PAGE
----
Can we really entrust the JCF with the anti-gang legislation?

Can we really entrust the JCF with the anti-gang legislation?


Sunday, March 09, 2014

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SOME weeks ago I listened with great interest to Mr Delroy Chuck, a Jamaica Labour Party member of parliament, speaking on a radio programme. He was eloquent and sincere about the state of politics in Jamaica, among other matters, and his comments were a breath of fresh air. I was amazed at the balance of his thoughts, as I had come to believe that many
of our politicians are incapable of balanced judgement because they repeatedly appear to put the party first, then themselves, and Jamaica a poor third.

However, my delight with this member of parliament evaporated on February 18, 2014, when I listened to parts of his presentation in Parliament in support of the Criminal Justice (Suppression of Criminal Organisations) Bill, popularly called the anti-gang legislation. I could not believe this was the same person I had heard on that radio programme a week ago. Having boasted, and deservedly so, that he had rid his constituency of its 12 gangs without the anti-gang legislation, he proceeded to infer that his formula or model could not be replicated throughout Jamaica, and therefore, this anti-gang legislation was necessary.

Suppression of crime culture

MP Chuck acknowledged that some private individuals and organisations were concerned about the Bill but failed to say why there were more compelling reasons than the objections raised for passing this piece of legislation. I am sure the member of Parliament is aware of the manner in which members of the Jamaica Constabulary Force (JCF) have conducted themselves under the provisions of the Suppression of Crime Act (1974), which stayed with us for 20 years. Wasn't it Mr Chuck's political party that fought for the repeal of that very Act? Isn't it that very Act that is widely believed to have contributed to the disregard our present-day JCF shows towards citizens' rights or what the Wolfe Report (1992) described as a 'suppression of crime culture'?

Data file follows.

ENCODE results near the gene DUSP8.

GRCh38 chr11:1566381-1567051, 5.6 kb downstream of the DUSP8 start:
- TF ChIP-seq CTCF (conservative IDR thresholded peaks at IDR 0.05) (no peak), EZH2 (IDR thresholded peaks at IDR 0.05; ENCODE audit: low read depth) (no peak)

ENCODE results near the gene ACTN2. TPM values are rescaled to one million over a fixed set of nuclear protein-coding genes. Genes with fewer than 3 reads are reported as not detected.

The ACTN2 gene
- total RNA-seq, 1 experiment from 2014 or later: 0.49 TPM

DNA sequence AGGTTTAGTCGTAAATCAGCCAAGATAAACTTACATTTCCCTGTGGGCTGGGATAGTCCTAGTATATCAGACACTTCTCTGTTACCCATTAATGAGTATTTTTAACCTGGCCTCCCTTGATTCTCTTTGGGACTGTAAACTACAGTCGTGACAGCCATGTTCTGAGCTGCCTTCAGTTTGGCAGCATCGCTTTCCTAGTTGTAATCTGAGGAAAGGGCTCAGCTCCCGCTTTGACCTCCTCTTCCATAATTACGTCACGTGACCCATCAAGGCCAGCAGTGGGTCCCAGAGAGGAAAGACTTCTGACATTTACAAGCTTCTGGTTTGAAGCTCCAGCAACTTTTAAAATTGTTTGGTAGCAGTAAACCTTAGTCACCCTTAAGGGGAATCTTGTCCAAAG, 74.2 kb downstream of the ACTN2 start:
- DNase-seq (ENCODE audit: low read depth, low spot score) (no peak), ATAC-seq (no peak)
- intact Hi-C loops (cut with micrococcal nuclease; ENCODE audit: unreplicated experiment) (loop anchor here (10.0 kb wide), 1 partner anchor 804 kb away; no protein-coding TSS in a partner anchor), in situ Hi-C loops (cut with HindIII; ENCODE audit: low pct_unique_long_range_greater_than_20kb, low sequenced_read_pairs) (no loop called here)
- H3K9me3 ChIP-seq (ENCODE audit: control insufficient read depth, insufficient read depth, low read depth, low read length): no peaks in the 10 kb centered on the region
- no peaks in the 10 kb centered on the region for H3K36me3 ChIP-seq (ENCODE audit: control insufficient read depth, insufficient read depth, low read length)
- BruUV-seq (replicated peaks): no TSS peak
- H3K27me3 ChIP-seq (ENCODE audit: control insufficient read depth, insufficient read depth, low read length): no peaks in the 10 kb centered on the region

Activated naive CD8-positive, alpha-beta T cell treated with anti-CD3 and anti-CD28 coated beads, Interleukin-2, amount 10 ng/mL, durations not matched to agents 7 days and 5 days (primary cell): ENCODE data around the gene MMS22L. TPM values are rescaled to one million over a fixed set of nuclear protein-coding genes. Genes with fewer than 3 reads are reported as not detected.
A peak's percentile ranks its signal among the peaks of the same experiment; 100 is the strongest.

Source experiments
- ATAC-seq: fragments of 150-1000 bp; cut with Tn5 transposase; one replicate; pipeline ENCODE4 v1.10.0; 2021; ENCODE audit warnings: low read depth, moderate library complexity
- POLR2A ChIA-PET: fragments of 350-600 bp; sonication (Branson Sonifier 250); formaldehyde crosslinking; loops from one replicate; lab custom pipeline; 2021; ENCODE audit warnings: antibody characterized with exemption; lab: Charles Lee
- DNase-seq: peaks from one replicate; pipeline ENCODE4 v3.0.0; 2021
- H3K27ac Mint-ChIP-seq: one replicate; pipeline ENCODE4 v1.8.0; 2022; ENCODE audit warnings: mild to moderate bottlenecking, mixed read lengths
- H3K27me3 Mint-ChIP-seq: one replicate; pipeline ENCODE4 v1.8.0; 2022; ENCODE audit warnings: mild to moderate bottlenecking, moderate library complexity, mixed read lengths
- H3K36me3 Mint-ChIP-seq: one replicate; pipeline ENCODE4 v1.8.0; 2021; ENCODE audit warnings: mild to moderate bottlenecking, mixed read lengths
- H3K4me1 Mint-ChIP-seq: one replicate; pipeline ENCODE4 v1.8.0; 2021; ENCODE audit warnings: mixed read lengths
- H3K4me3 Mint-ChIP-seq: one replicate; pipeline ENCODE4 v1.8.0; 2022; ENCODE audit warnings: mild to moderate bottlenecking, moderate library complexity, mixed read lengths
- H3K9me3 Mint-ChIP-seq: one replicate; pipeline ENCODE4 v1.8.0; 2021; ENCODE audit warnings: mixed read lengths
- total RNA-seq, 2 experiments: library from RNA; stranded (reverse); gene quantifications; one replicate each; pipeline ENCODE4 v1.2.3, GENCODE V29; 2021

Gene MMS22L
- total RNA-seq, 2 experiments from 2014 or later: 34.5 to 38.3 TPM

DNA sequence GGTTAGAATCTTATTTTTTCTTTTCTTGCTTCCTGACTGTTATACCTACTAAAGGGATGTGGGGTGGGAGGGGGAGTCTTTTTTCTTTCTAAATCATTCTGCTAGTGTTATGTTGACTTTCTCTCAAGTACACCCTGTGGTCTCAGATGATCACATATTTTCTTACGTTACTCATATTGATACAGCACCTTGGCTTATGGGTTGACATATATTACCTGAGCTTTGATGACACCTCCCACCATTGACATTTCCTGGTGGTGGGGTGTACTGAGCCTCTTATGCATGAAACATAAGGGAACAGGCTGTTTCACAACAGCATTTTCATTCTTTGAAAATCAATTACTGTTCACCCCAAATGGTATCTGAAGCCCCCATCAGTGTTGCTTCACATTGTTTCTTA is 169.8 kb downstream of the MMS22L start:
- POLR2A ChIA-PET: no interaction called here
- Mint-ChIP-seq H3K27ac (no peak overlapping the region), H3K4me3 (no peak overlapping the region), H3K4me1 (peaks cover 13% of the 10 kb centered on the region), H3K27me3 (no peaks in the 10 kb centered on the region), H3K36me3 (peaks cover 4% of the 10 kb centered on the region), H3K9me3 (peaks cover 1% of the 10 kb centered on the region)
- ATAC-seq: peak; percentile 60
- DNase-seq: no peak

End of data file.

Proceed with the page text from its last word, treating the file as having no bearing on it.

Do the supporters of this Bill truly believe our present JCF can be entrusted to enforce it in a professional and honest manner without abusing the rights of Jamaicans, especially young unemployed members of inner-city communities? Who is going to be around to protect or defend this group of Jamaicans when they are picked up and thrown into jail at the whim and fancy of a police constable acting without sound intelligence? Who is going to expose the malice or political opportunism that sends these youngsters to jail, where they often wait for weeks before being brought before an already over-burdened court system? It appears that the only beneficiaries of this piece of legislation will be our defence lawyers. And just how will a young, unemployed man from the ghetto be able to pay for a lawyer? Aren't we just creating a culture that drives such a person to seek unlawful means to defend himself?

JCF epiphany

Maybe our lawmakers believe that by bringing an anti-gang Bill into law the JCF will experience an epiphany and begin to respect the rights of all Jamaicans, especially the poor inner-city youth. Epiphany or not, the anti-gang law is placing the lives and future of many young people at risk. Could it also be that our lawmakers are confident that they, their offspring, and possibly their supporters are so far out of reach of the police that they do not believe this anti-gang legislation will make it possible for Jamaicans to be charged based solely on association with others. The attorney general's assurance that "...when the police act under it (the Bill) they still have to go to court and prove beyond a reasonable doubt that the allegations against that particular person they take before the court are proven..." is really very cold comfort. In addition, I sincerely believe the attorney general knows that it is not the Bill that is "....fundamental to solving Jamaica's crime problem", but rather the existence of a reformed and competent JCF.

Now that we will have this bit of legislation, it is up to the JCF to enforce it, and so we expect to see a rapid reduction in crime. Please, let's not hear excuses now like, "Well, this is not really what we wanted, and it was watered down and needs teeth, etc". Let us also hold accountable our lawmakers who supported this Bill .

Colonel Allan Douglas is a retired officer of the Jamaica Defence Force. Comments:

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